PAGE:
Working at something you’re passionate about doesn’t automatically lead to job satisfaction. A large paycheck alone won’t necessarily make you happy at work either. It turns out, being on a career path with opportunities to move forward is almost as coveted as getting a raise.
The majority of professionals of all ages, responding to a 2019 CNBC/survey Monkey* online poll, said that more training or learning opportunities would most improve their job satisfaction after a higher salary. Having more paid time off came in second, and a more flexible schedule was third.
The survey noted that dissatisfied workers are more likely to cite a lack of career advancement than not feeling well compensated. “Four in 10 workers give their companies a negative rating on how well they help their employees advance their careers,” said Jon Cohen, SurveyMonkey Chief Research Officer.
If you’re unhappy at work, explore your options. Many companies have in-house training and/or pay for outside professional development. Some provide tuition reimbursement for college or university courses. With many top colleges and universities offering degree programs online, you may earn a degree on your company’s dime.
Schedule a time to meet with your boss. Talk about projects you’ve been working on and express your interest in career advancement. Ask about upcoming projects, particularly stretch assignments that will allow you to build your skills. Find out what he or she considers areas for improvement and welcome suggestions on how to better yourself.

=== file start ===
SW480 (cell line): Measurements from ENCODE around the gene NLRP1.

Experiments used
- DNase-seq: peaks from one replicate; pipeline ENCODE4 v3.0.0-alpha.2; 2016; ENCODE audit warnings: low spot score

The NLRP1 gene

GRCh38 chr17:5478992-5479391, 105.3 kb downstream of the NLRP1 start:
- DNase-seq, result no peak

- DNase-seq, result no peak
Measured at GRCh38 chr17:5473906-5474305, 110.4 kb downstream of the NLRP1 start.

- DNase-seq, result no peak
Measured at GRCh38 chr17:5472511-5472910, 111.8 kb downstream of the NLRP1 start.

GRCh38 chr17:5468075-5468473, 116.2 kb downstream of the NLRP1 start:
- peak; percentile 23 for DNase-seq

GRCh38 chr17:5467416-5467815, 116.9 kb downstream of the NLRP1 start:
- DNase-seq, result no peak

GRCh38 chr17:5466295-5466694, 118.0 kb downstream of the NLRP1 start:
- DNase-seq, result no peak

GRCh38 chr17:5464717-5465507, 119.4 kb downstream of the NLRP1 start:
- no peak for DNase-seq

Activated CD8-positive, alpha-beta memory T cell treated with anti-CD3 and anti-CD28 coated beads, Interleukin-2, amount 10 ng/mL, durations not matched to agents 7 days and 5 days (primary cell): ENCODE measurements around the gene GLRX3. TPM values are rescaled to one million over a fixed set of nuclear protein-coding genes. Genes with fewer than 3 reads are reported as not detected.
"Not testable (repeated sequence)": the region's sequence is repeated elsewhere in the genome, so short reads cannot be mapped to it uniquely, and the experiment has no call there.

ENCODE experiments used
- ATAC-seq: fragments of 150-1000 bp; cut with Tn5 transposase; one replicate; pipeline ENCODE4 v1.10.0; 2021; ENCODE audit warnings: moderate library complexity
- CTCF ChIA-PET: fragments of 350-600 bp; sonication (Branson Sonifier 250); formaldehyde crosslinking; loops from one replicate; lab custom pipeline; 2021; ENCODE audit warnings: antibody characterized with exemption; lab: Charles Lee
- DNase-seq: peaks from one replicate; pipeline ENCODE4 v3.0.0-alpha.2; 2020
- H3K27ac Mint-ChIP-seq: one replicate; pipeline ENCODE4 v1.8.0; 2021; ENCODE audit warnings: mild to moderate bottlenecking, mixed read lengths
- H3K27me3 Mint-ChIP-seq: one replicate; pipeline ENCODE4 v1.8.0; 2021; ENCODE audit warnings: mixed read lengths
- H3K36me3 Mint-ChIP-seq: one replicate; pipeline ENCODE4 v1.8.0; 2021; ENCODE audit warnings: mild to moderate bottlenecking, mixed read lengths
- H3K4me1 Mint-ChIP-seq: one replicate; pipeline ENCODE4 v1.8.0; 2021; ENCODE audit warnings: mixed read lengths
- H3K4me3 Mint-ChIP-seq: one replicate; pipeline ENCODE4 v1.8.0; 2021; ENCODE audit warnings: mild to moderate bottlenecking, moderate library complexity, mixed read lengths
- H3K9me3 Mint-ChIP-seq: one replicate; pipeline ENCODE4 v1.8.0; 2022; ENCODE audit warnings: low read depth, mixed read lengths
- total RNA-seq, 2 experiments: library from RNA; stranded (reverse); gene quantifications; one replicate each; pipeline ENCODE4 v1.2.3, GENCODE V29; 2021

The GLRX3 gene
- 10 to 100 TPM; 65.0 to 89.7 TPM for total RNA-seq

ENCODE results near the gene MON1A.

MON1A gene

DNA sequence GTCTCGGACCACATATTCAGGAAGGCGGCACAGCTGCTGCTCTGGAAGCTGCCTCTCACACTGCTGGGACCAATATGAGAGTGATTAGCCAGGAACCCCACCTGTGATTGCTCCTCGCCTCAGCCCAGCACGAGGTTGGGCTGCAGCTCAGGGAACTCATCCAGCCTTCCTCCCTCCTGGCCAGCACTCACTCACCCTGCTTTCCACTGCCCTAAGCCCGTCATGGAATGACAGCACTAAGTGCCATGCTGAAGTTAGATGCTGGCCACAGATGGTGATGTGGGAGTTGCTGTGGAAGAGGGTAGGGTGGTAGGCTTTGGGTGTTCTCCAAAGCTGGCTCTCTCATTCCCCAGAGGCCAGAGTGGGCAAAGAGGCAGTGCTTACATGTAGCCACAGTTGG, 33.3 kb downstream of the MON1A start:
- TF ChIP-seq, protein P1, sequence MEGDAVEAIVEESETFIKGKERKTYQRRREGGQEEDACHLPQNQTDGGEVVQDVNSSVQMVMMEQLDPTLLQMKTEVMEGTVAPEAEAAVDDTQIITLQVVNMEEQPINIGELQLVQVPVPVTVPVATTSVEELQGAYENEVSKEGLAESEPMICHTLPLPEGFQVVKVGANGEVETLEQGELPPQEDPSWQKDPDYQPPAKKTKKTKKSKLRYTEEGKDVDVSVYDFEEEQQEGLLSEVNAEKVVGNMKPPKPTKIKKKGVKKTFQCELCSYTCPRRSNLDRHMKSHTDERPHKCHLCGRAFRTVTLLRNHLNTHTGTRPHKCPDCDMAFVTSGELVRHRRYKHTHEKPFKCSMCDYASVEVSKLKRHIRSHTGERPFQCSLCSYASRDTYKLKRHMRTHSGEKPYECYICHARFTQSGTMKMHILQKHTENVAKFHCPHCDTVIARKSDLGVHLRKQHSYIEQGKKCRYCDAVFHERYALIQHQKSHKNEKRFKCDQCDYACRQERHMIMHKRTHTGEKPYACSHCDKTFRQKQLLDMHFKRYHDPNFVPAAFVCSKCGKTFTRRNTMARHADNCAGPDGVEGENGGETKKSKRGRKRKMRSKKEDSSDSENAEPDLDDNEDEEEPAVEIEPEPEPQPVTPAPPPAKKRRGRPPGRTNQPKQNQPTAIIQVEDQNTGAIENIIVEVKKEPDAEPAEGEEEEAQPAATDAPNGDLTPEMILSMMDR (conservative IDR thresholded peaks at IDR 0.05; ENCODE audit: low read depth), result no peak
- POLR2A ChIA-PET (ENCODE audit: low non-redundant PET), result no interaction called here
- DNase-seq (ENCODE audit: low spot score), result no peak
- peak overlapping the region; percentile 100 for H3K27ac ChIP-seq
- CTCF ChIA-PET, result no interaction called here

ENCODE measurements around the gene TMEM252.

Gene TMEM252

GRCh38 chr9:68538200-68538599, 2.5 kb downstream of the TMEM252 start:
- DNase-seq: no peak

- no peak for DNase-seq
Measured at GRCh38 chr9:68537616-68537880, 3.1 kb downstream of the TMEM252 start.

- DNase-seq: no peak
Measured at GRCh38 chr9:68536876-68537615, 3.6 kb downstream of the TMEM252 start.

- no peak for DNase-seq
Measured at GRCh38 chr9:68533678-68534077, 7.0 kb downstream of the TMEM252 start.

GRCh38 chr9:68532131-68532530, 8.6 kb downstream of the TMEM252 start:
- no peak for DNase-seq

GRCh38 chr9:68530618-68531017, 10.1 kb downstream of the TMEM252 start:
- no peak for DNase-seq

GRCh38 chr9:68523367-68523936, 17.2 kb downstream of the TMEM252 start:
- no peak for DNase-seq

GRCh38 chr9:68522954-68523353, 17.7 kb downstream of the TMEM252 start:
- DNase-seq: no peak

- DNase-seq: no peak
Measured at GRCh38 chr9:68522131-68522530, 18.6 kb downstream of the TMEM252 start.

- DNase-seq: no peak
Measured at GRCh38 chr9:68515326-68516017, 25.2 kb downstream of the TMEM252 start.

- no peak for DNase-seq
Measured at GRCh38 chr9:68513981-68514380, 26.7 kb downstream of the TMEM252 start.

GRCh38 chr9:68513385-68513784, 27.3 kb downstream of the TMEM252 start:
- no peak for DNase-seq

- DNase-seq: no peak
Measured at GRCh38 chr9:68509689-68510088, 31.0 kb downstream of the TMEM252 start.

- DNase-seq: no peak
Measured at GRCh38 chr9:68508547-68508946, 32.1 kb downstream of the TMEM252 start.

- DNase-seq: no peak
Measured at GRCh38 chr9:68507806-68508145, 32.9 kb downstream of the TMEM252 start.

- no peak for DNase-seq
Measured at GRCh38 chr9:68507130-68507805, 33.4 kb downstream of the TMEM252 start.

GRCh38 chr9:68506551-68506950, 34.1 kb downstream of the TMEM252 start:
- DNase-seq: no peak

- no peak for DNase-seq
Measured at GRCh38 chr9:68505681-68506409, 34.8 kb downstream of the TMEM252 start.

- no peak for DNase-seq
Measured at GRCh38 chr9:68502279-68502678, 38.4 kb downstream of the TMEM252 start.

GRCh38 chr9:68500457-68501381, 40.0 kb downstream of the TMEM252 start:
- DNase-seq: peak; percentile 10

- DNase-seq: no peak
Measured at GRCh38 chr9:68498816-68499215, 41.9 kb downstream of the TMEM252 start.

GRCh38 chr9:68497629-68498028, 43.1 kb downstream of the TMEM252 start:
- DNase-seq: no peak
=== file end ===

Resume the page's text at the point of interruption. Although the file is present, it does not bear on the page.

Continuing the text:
Make an appointment with human resources to discuss professional development. Find out if your company has a formal mentoring program. If not, take steps to find a mentor or, better yet, a sponsor who will advocate for you on your own. Networking will play a part in this.
Most people think of networking as finding people to help them find a job. If you’re serious about career advancement, you need to make sure people know you and what you’ve accomplished. As with any relationship, it’s essential to nurture the relationship. Never begin by asking for help.
It’s unquestionably more straightforward if your employer has formal career paths or career ladders. Or if your boss or HR can help you build one. But, as with most things in life, you need to take responsibility for your career.
- The CNBC/SurveyMonkey online poll was conducted among a national sample of 8,664 professionals across industries. The data was weighted for age, race, sex, employment status, and geography. For more details, click here.
This post originally appeared on the career intelligence Resume Writing and Career Services blog.